China's Latest Export: Bond Ratings : Planet Money A Chinese rating agency says China is more likely than the U.S. to repay its debts.
NPR logo China's Latest Export: Bond Ratings

China's Latest Export: Bond Ratings

China is the world's banker, loaning money to indebted Western nations. So why shouldn't a Chinese rating agency lay odds on whether the borrower nations will make good on their debts?

Enter Dagong Global Credit Rating Co., LTD, of Beijing. Motto: "Value nothing but truth, credit and impartiality."

Dagong released credit ratings on the sovereign debt of 50 nations earlier this month. U.S. Treasury debt -- widely regarded as among the safest investments in the world -- got a AA rating, two notches below the highest rating.

China scored notably better.

Its foreign-denominated debt got the top rating, AAA; its debt denominated in local currency was rated one notch lower, at AA+.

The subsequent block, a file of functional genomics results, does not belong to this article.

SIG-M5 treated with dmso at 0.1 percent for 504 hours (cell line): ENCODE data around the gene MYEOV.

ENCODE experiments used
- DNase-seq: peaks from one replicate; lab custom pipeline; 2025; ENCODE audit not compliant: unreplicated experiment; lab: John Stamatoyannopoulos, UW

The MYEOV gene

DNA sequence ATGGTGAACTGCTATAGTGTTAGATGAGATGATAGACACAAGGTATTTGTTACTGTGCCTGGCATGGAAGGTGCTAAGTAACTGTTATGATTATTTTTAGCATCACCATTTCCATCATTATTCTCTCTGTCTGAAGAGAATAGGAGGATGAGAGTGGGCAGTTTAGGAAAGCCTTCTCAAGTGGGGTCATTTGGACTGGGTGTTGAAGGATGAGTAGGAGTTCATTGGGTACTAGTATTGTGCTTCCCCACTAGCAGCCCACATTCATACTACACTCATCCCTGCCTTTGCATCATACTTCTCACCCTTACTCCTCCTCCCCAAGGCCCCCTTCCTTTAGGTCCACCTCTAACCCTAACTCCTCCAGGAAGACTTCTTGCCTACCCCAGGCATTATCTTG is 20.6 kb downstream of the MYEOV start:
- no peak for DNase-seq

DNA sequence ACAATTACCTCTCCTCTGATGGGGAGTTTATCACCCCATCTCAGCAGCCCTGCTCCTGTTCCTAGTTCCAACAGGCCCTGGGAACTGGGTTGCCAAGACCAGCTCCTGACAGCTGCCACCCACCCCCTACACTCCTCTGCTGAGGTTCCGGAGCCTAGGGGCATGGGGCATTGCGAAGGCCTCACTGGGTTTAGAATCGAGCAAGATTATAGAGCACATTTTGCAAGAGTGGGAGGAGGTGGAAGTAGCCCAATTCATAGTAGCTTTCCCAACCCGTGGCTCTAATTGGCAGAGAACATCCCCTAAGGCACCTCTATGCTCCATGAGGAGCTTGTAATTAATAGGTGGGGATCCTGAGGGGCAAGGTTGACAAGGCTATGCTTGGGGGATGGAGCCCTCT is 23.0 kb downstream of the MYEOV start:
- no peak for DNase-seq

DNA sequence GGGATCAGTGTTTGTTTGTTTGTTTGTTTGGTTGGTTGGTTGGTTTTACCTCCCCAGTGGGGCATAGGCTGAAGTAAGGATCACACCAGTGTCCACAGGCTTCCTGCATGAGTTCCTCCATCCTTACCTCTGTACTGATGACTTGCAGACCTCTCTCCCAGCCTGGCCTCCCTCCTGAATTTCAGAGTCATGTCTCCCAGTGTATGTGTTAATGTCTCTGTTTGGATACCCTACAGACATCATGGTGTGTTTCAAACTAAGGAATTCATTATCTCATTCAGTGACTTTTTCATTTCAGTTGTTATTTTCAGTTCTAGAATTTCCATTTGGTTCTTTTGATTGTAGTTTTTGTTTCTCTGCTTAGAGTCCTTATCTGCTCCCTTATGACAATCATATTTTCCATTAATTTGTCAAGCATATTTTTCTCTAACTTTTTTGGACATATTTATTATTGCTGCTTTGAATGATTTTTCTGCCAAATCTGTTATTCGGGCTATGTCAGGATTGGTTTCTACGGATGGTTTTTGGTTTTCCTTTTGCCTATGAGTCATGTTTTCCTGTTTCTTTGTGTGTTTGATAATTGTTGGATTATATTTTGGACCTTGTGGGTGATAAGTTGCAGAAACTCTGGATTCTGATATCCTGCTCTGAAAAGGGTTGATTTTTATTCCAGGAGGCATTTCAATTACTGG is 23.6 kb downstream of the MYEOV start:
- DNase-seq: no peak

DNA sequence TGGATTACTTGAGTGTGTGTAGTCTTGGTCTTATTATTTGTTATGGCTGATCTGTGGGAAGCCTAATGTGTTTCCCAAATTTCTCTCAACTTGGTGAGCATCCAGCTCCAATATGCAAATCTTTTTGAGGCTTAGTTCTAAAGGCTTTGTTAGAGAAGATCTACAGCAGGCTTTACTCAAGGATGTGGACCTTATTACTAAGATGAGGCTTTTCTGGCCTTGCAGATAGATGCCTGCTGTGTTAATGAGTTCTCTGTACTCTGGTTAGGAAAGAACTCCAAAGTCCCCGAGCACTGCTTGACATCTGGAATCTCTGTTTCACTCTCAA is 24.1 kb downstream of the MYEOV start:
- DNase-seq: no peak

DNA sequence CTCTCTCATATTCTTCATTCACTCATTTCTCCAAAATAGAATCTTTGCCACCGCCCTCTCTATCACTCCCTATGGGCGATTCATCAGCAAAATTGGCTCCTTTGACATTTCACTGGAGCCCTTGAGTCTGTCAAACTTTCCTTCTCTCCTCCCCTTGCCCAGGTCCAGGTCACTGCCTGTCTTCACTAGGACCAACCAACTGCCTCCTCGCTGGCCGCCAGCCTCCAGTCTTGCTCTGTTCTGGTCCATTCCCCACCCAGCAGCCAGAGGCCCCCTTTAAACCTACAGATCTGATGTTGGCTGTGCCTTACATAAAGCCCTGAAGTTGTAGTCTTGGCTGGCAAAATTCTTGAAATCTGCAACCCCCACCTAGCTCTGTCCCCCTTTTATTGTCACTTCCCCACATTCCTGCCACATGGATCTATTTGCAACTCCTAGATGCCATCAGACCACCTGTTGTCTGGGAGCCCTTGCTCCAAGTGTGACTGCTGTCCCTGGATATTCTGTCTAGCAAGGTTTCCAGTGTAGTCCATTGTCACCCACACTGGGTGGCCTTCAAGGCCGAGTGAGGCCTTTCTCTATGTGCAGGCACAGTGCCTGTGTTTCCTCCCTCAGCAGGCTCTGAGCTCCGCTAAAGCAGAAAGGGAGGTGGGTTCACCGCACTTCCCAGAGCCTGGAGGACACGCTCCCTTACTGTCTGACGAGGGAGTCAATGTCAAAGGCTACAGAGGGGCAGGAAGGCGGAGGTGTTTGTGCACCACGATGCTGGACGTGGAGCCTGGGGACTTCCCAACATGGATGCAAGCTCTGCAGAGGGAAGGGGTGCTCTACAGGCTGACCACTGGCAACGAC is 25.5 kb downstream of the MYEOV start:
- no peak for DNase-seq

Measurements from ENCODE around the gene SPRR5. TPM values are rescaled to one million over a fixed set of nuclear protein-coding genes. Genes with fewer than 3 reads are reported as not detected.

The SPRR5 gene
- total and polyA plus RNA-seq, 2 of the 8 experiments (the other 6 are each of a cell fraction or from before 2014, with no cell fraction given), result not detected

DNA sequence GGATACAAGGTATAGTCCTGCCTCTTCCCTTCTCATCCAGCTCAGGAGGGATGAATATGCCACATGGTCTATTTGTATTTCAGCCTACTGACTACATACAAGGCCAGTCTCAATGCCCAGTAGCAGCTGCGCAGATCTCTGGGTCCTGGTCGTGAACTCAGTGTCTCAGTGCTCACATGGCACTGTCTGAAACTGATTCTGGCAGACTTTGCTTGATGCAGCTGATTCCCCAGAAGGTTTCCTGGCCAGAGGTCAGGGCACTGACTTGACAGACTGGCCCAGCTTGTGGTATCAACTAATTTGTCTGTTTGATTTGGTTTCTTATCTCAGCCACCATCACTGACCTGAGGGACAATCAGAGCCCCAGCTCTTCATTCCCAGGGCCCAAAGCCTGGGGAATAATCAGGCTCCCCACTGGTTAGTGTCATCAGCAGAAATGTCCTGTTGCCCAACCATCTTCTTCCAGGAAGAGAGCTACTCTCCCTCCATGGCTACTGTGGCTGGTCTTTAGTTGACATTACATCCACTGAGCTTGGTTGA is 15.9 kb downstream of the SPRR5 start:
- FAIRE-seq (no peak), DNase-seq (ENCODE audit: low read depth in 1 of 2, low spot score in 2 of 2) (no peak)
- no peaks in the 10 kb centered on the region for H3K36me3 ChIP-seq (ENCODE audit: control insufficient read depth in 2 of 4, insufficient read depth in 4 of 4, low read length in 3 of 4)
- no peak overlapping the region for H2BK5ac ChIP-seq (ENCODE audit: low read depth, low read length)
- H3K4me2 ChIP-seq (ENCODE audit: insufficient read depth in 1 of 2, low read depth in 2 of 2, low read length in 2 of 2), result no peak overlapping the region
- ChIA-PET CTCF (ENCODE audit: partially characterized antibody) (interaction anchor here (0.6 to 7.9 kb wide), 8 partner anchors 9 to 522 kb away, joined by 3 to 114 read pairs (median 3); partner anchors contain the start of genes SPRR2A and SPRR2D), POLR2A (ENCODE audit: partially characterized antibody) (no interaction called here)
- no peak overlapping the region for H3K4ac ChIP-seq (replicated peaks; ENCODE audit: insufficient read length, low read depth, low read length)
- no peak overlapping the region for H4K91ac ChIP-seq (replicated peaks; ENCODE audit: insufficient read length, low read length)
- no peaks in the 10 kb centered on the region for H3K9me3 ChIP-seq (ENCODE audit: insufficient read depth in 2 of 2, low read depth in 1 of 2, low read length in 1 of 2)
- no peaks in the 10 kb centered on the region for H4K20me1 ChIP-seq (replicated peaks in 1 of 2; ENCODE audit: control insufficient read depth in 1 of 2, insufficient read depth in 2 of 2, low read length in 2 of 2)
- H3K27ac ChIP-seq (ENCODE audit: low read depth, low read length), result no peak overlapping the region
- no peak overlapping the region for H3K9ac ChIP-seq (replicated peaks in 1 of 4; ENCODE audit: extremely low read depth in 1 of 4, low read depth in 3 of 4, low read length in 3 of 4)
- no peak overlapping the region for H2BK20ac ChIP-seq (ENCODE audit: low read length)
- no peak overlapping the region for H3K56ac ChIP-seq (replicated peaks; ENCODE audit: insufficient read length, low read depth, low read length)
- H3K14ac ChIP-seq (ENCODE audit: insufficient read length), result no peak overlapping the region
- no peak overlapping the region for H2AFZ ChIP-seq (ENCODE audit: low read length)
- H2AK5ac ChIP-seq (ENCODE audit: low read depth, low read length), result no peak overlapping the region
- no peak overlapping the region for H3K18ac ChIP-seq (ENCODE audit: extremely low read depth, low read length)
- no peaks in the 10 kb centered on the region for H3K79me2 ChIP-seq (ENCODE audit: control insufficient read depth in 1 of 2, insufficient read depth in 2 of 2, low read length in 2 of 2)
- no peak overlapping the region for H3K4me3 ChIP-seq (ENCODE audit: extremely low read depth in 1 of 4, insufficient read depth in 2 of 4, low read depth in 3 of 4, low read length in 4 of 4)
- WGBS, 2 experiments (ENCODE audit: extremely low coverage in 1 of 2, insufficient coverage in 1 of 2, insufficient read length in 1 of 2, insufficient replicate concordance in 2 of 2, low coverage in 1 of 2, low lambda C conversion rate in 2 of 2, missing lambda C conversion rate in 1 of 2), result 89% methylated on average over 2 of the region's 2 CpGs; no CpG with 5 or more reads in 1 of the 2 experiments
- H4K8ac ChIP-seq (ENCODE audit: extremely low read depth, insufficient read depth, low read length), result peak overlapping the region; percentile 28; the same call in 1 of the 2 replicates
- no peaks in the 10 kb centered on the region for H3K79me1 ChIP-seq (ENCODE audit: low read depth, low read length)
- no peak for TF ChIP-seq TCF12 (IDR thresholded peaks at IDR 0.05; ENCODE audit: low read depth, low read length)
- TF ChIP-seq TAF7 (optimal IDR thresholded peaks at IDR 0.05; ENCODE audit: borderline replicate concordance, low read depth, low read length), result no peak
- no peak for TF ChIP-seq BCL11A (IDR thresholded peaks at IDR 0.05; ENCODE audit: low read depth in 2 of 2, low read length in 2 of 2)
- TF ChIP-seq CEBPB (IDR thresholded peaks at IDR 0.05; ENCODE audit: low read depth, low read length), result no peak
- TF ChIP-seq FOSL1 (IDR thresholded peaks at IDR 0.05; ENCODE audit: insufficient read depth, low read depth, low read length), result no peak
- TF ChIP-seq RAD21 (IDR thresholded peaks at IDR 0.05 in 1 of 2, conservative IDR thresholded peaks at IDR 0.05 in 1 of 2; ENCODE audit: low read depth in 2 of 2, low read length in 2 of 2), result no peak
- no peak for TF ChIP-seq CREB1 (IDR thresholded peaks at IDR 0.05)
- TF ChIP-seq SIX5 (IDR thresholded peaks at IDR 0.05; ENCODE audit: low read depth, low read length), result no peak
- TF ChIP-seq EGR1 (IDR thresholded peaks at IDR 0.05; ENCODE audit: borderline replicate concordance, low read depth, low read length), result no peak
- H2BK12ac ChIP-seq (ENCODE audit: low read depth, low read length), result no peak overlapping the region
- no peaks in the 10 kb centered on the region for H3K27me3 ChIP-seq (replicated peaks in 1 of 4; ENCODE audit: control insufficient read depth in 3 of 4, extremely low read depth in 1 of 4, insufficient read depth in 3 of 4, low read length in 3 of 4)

This is a big break from the big U.S. ratings agencies, which all give U.S. debt their highest ratings.

"The western rating agencies are politicized and highly ideological and they do not adhere to objective standards," Dagong's chairman tells the FT. "China is the biggest creditor nation in the world and with the rise and national rejuvenation of China we should have our say in how the credit risks of states are judged."

Dagong, which was founded in 1994 to rate Chinese corporate debt, is privately owned. But it seems to have strong support from China's Communist Party. The company recently held a press conference the headquarters of Xinhua News Agency, which is run by the Party, the AP notes.

And a recent Xinhua editorial called for more companies like Dagong:

To reform the West-dominated international financial order, more credit ratings agencies should be set up in non-Western countries to break Western monopoly over the global credit ratings business.